Over the next few days, Education Scotland will publish guidance for local authorities on the phased return, and local authorities will have flexibility in how they implement the phased return to allow them to take account of local factors in deciding how to make the return as safe as possible. However, we want to ensure that local authorities are able to maximise the amount of time that secondary school pupils can safely spend in school in the period up to the Easter holidays.
Obviously, we recognise that the safety of staff and children must continue to be a key priority. All local authorities will, therefore, at least until the Easter break—this is one of the limitations—continue to observe the current requirement for 2m physical distancing in secondary schools. When secondary schools return, face coverings will need to be worn at all times.
The advisory sub-group on education and children’s issues has noted the continuing importance of ventilation. We have provided local authorities with £375 million of education recovery funding to date, and many councils are using some of that funding to monitor and improve ventilation in schools.
In addition, we will continue to offer twice-weekly lateral flow testing for all school staff in primary, secondary and special schools, and all secondary school pupils in years 4, 5 and 6. I encourage use of the tests by as many staff and senior phase pupils as possible when they return. It is another important way to ensure that schools remain as safe as possible.
The final point that I want to make on schools is simply to say thank you—first to all school leadership teams and all school staff, including, of course, all teachers, for everything that that has been done to support our children and young people in the past few months. I know that everyone is looking forward to having children back in the classroom as soon as possible.
I also want to thank parents across the country. I can only imagine how difficult all this disruption continues to be, but I hope and I believe that the end of it is now firmly in sight.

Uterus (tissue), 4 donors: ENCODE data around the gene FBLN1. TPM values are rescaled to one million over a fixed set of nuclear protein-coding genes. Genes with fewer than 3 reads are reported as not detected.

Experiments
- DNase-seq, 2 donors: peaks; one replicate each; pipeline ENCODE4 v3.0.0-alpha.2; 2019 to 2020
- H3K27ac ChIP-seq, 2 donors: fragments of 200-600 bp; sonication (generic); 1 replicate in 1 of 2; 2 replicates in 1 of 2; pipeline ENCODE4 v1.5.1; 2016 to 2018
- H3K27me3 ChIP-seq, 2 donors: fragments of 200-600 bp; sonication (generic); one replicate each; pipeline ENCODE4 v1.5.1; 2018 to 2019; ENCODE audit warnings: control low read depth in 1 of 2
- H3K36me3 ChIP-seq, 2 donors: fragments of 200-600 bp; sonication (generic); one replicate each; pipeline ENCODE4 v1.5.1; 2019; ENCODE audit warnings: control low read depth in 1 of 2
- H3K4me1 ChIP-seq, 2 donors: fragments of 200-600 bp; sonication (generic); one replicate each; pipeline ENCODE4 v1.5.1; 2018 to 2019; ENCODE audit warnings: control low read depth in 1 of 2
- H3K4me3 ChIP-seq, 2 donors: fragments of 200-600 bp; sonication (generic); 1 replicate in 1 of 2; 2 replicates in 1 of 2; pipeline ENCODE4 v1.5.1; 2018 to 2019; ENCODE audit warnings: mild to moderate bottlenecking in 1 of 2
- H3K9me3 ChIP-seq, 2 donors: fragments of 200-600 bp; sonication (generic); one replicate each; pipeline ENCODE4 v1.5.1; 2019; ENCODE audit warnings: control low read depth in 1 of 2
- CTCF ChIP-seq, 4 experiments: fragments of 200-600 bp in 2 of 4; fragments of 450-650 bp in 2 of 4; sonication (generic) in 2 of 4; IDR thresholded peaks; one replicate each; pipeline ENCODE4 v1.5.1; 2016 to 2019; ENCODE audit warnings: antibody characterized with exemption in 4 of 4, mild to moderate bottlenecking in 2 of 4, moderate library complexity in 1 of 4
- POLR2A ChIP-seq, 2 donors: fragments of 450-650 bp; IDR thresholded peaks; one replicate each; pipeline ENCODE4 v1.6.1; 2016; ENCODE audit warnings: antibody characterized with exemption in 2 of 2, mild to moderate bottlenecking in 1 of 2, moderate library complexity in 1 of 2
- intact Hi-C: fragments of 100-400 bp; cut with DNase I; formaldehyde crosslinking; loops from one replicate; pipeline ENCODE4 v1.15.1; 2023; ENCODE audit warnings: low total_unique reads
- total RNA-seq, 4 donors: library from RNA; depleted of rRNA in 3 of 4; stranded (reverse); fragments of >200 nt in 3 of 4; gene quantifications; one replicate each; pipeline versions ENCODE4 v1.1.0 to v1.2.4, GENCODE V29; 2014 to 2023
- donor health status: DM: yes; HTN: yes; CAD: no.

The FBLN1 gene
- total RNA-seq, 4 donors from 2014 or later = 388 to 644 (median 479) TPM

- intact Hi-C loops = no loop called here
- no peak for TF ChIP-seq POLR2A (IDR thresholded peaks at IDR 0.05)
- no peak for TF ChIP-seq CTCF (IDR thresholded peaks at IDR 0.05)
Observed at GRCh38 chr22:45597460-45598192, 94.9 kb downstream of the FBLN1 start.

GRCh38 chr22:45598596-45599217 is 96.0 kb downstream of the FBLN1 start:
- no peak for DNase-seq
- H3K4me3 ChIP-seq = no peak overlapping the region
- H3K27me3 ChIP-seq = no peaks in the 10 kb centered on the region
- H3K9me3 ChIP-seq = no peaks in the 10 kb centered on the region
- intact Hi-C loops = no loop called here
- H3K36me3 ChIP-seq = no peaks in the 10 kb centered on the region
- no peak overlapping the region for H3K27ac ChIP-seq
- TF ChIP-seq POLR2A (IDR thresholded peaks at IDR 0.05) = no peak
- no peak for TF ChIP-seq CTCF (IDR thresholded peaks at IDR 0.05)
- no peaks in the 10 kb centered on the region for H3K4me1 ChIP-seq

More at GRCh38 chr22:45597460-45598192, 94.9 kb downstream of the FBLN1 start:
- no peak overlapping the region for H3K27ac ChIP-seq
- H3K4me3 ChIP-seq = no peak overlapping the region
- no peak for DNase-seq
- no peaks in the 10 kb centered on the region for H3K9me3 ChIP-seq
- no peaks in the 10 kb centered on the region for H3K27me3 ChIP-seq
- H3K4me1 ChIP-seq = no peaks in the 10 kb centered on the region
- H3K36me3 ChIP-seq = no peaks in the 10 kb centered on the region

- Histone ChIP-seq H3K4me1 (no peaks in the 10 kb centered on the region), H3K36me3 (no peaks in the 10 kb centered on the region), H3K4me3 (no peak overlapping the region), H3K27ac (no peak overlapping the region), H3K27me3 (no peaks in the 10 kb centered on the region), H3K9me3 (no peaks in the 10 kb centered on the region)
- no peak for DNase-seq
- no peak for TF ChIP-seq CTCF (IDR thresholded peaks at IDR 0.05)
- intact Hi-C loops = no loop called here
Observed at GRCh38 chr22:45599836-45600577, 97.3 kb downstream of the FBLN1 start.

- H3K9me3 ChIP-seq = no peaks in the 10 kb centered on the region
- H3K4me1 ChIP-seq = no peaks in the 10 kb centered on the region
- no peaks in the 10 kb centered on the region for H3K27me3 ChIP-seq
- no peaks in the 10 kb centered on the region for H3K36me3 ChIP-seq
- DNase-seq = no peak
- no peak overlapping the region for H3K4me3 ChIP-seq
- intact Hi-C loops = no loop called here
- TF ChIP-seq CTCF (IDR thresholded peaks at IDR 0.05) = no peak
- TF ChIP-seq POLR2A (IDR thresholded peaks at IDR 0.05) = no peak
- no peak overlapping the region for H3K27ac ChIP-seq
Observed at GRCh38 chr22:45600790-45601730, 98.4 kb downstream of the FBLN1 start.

I offer my thanks to children and young people, too. I know how hard it must be to be separated from friends and teachers, but you have all responded magnificently to all the difficulties of the past year. I hope that you are looking forward to getting back to school later this month, and I hope that you will start to feel life becoming much more normal very soon.
The phased approach to school return can be frustrating, I know, but it is necessary and it is firmly based on the expert advice that we have received. It is the best and the most sustainable and enduring way to get as many children as possible back to school, as safely as possible.
There is one further issue that I want to highlight briefly. I confirm that we are clarifying guidance on an issue that is directly relevant to parents of newborn children. There are currently a number of essential purposes, such as essential care, that enable us to go into someone else’s house. We are amending guidance on that today to make it clear that essential purposes include support for the welfare and wellbeing of parents of children who are under the age of one. I hope that that gives clarity and will enable vital support for parents of very young children.
As we come out of this lockdown—which is, I hope, the last lockdown—we are prioritising, as we said we would, the education and wellbeing of our children. In addition, although we remain cautious—as we have to be, in the face of a dangerous and highly infectious virus—I hope that people will take heart from the data that I have reported. It shows real, significant and sustained progress in getting the virus back under control.
Next week, I hope to confirm to Parliament the other changes to the level 4 restrictions that will take effect from 15 March. The week after that, I am scheduled to set out a firmer timetable for the period after 26 April. As I said at the outset of this statement, and as I said last week, we will consider between now and then whether the data allows us to bring forward any relaxation of the rules. I have always said that if we can go further and faster, we will not hesitate to do so. All of us want to move on as quickly as possible and, as a priority, to see friends and family again. That will be very much the focus of our considerations over the next week; I hope that the day for that is now not too far away.